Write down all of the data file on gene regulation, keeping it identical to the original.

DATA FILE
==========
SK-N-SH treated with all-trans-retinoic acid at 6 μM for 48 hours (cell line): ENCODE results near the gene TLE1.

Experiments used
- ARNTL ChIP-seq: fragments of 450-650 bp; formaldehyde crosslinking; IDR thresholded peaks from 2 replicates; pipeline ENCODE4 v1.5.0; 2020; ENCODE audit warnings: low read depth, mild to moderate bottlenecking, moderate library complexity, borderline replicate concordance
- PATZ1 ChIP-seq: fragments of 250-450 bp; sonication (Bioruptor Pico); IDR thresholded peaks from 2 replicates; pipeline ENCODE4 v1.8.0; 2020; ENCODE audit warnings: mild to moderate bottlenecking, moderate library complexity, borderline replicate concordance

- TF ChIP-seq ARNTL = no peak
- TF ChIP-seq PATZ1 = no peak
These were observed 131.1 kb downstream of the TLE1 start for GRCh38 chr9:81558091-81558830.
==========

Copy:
SK-N-SH treated with all-trans-retinoic acid at 6 μM for 48 hours (cell line): ENCODE results near the gene TLE1.

Experiments used
- ARNTL ChIP-seq: fragments of 450-650 bp; formaldehyde crosslinking; IDR thresholded peaks from 2 replicates; pipeline ENCODE4 v1.5.0; 2020; ENCODE audit warnings: low read depth, mild to moderate bottlenecking, moderate library complexity, borderline replicate concordance
- PATZ1 ChIP-seq: fragments of 250-450 bp; sonication (Bioruptor Pico); IDR thresholded peaks from 2 replicates; pipeline ENCODE4 v1.8.0; 2020; ENCODE audit warnings: mild to moderate bottlenecking, moderate library complexity, borderline replicate concordance

- TF ChIP-seq ARNTL = no peak
- TF ChIP-seq PATZ1 = no peak
These were observed 131.1 kb downstream of the TLE1 start for GRCh38 chr9:81558091-81558830.